Japan starts study on imperial succession amid ruling-party division over allowing women to take the throne
The government has started an informal study on ways to ensure stable imperial succession amid a dearth of male heirs by conducting hearings with experts behind the scenes, according to government sources.
The government is expected to begin full-scale debate, including by establishing an expert panel, after the Rikkoshi no Rei ceremony on April 19, during which Crown Prince Akishino, the younger brother of Emperor Naruhito, will proclaim his rise to first in line to the throne.
Deputy Chief Cabinet Secretary Kazuhiro Sugita is leading the informal study. According to the sources, the government has already dispatched personnel to seek opinions from multiple experts.
The officials are believed to be asking the experts about their views mainly on whether to allow women or heirs in the maternal line of the imperial family to assume the throne, in line with a proposal put forward by an expert panel commissioned by the government of former Prime Minister Junichiro Koizumi.
The hearings apparently also cover the idea of restoring imperial family status to those who left the family soon after the end of World War II and whether female members of the imperial family should be allowed to maintain their status as family members after marriage by heading family branches.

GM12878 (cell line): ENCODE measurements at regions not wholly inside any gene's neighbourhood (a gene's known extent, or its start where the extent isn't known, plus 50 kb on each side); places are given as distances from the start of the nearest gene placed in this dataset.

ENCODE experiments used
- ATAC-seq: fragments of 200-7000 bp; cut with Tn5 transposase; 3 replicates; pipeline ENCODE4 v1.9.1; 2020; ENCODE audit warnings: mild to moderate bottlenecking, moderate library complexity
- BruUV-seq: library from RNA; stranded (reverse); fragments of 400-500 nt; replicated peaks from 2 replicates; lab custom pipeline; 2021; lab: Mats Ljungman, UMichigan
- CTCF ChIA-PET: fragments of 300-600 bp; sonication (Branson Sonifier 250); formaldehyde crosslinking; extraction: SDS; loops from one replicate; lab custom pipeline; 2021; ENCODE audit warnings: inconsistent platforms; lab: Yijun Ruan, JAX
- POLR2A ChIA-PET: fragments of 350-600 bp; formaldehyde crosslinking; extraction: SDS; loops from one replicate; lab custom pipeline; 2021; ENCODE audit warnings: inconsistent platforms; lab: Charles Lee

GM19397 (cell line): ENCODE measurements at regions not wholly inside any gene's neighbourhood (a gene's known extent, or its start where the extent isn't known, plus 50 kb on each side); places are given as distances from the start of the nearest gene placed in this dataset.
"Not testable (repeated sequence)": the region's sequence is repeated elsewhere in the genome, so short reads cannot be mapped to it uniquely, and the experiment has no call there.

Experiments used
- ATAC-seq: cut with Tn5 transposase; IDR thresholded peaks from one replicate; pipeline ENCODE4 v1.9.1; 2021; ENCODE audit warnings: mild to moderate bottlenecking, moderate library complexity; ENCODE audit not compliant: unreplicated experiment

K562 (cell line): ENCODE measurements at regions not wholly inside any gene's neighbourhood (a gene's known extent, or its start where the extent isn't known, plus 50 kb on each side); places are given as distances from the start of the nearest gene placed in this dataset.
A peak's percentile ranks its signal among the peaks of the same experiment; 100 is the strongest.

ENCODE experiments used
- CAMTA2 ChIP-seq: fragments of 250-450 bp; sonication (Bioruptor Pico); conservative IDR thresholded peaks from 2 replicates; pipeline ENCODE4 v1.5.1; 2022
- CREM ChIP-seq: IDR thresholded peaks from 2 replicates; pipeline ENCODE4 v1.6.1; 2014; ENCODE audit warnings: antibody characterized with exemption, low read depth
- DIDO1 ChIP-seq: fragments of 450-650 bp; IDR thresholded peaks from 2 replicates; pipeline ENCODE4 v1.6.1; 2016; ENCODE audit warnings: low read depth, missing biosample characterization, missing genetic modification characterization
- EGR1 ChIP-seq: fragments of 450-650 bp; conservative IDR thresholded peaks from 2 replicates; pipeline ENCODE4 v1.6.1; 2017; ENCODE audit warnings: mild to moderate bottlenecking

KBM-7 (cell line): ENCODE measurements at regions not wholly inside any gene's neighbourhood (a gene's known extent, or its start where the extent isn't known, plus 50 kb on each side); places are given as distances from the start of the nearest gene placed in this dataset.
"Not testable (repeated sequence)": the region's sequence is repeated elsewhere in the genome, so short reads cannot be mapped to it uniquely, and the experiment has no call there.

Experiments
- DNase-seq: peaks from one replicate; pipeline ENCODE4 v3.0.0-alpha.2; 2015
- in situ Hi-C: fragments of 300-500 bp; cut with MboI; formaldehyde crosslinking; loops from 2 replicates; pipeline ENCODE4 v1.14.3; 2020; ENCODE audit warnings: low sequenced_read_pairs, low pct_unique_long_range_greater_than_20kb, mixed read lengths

An envisaged expert panel is expected to discuss imperial succession on the basis of the results of these hearings.
The government is working informally on the issue of imperial succession as it postponed full-fledged discussions, initially planned to start after Daijosai enthronement-related ceremony in November last year, the sources said.
There were strong views that “active debates should be avoided before Crown Prince Akishino’s place in the line of succession is finalized,” one government source said.
On Dec. 27, Prime Minister Shinzo Abe said that “discussions (on imperial succession) should be held in a calm atmosphere.”
Members of Abe’s ruling Liberal Democratic Party are divided on the issue. Conservative members who support Abe call for maintaining the current rule of allowing only male offspring in the imperial family’s paternal line to assume the throne. They are also encouraging the government to create legislation to allow former imperial family members to be reinstated.
By contrast, LDP Secretary-General Toshihiro Nikai and other party members who keep distance from the conservative members have not ruled out the option of allowing anyone in the family’s maternal line to take the throne, from the viewpoint of equal rights for both sexes.
One possible solution for the government is to postpone debate on whether to allow women or heirs in the maternal line of the imperial family to assume the throne and settle on a proposal to permit female heads of imperial family branches, although the idea will not necessarily ensure stable imperial succession, according to the sources.